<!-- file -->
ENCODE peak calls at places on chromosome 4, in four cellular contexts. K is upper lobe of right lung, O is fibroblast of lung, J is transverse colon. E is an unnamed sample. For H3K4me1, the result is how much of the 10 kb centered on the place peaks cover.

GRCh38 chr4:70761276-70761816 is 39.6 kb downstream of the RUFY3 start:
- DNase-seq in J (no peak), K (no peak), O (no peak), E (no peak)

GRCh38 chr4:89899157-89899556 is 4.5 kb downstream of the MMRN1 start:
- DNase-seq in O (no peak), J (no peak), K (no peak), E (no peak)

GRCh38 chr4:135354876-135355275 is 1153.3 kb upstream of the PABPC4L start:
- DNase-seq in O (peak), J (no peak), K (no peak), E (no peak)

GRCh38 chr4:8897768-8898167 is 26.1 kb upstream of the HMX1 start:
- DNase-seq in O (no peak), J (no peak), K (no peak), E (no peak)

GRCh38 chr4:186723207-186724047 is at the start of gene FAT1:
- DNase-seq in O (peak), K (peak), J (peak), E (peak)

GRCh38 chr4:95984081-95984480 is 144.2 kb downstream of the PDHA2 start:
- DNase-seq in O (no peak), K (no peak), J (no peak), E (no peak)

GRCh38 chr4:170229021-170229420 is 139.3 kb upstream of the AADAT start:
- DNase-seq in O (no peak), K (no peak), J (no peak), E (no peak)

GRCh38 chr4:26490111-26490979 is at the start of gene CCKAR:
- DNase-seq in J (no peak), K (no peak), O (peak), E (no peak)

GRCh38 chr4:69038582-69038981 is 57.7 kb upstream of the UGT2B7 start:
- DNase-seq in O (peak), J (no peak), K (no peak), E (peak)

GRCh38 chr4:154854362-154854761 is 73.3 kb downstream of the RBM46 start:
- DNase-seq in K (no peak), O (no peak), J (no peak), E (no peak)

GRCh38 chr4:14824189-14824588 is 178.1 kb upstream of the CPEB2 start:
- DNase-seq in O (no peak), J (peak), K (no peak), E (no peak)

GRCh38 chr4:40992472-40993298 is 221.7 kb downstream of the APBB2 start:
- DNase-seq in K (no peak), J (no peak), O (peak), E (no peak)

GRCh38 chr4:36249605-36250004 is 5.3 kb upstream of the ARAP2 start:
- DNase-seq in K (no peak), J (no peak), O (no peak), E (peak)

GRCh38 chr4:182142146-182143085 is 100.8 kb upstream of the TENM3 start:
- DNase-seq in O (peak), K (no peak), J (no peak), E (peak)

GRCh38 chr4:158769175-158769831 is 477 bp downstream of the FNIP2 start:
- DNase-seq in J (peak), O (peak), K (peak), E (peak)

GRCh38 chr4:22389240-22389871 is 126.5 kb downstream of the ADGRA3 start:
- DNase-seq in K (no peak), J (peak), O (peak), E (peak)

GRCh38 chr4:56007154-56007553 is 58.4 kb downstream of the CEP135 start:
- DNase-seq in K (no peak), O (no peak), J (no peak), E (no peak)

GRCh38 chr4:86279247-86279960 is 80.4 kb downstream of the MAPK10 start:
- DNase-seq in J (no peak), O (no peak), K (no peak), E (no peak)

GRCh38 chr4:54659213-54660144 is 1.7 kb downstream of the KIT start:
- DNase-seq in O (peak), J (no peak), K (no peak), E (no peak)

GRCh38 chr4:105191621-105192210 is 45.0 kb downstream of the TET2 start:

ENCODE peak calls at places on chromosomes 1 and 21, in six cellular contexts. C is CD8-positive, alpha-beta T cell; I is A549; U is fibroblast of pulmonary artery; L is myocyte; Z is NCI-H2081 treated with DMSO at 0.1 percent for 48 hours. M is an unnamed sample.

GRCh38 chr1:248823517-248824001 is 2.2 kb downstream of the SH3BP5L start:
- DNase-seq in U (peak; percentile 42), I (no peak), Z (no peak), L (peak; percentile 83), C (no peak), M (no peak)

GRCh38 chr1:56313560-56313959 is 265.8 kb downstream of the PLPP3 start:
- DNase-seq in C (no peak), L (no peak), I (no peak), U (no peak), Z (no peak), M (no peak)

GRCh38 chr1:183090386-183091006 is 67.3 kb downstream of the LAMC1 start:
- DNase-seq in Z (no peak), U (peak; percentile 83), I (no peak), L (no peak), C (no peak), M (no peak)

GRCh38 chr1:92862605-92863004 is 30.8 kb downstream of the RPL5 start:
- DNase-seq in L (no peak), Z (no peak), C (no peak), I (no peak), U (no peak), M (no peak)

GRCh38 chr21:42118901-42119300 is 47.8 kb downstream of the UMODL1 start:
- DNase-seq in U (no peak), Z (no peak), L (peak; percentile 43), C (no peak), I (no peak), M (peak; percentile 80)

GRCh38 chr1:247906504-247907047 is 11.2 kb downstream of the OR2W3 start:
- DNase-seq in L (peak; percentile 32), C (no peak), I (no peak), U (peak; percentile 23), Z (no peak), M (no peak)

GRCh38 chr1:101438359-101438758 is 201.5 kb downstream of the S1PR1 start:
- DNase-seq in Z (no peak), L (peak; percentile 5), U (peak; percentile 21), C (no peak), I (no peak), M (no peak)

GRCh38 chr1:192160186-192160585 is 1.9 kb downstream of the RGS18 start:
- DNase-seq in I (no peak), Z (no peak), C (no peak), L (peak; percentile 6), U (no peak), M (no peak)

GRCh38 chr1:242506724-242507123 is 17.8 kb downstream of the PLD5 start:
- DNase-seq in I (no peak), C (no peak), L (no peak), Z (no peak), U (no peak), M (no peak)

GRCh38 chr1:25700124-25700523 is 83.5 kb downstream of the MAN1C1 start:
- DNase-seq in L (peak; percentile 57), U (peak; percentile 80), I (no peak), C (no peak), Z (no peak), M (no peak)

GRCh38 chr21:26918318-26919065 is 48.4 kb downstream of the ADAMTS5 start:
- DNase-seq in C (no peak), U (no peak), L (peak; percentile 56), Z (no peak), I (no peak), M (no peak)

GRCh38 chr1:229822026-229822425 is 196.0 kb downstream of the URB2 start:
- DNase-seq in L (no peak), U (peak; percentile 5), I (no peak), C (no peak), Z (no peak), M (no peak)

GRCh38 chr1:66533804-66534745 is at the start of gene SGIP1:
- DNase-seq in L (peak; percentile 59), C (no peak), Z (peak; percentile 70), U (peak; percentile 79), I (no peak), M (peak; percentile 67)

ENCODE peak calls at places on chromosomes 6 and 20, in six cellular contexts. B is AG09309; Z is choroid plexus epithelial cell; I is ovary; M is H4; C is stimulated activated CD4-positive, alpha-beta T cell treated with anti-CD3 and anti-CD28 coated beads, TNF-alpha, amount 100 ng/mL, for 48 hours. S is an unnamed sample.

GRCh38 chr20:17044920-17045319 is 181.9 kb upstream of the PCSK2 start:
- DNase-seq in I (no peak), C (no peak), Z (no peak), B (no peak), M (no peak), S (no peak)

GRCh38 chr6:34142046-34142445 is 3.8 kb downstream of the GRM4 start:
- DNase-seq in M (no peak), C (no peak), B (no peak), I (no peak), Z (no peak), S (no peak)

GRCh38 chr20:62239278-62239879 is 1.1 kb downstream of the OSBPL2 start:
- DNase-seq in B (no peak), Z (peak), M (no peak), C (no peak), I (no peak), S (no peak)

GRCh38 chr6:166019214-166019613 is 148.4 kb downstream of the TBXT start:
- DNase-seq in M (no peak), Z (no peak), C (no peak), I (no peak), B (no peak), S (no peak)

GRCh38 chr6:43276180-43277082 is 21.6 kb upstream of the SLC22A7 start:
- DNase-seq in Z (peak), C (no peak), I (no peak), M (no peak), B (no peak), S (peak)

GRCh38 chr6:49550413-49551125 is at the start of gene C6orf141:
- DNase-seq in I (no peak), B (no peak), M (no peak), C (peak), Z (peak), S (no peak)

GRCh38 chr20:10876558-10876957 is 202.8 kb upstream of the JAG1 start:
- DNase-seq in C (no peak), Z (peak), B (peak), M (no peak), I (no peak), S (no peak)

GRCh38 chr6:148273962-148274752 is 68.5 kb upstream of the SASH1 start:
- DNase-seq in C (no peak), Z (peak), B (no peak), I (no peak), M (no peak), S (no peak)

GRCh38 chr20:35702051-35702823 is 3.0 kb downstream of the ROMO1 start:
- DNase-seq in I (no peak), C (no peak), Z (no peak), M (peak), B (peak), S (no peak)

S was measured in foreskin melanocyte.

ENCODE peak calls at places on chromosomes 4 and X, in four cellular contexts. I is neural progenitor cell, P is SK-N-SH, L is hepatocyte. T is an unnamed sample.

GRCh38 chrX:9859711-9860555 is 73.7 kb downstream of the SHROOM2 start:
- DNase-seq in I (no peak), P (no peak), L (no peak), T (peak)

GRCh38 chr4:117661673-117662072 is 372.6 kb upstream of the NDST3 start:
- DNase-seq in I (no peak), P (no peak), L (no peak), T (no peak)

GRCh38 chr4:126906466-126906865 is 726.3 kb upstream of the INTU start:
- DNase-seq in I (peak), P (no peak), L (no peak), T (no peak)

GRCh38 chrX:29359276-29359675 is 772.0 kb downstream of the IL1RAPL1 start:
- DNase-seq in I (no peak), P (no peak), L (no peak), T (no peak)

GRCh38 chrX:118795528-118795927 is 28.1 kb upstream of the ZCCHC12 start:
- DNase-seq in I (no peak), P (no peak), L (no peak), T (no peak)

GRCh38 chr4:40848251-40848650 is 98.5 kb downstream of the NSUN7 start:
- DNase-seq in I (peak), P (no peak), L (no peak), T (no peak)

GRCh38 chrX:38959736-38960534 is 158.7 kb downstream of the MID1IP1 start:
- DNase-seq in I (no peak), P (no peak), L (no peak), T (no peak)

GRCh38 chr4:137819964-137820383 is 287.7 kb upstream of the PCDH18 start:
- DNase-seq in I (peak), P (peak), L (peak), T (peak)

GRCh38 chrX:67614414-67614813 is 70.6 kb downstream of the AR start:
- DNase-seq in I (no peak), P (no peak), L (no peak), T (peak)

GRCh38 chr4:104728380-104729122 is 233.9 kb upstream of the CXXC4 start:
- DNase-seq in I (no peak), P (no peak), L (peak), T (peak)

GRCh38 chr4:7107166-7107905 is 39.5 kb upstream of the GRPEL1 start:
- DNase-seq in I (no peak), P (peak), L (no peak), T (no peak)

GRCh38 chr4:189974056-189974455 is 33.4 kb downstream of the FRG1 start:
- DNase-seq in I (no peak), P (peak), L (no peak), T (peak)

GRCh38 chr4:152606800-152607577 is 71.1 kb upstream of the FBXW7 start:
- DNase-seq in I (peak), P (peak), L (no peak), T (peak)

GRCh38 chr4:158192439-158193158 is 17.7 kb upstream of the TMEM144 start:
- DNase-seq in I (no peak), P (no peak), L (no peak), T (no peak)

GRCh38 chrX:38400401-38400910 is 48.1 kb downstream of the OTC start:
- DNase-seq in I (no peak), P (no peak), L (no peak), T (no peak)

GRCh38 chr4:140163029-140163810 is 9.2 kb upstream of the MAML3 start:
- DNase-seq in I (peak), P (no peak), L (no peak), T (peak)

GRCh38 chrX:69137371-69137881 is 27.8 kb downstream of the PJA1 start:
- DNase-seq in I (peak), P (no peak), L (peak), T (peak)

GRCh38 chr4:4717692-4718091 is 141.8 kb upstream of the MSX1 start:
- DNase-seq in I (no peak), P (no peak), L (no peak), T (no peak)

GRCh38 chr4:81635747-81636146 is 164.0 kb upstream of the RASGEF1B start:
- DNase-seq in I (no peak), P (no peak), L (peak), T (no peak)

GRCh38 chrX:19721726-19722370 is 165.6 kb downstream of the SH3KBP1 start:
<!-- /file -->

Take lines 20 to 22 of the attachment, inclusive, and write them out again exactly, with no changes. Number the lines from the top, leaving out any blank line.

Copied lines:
GRCh38 chr4:154854362-154854761 is 73.3 kb downstream of the RBM46 start:
- DNase-seq in K (no peak), O (no peak), J (no peak), E (no peak)

GRCh38 chr4:14824189-14824588 is 178.1 kb upstream of the CPEB2 start: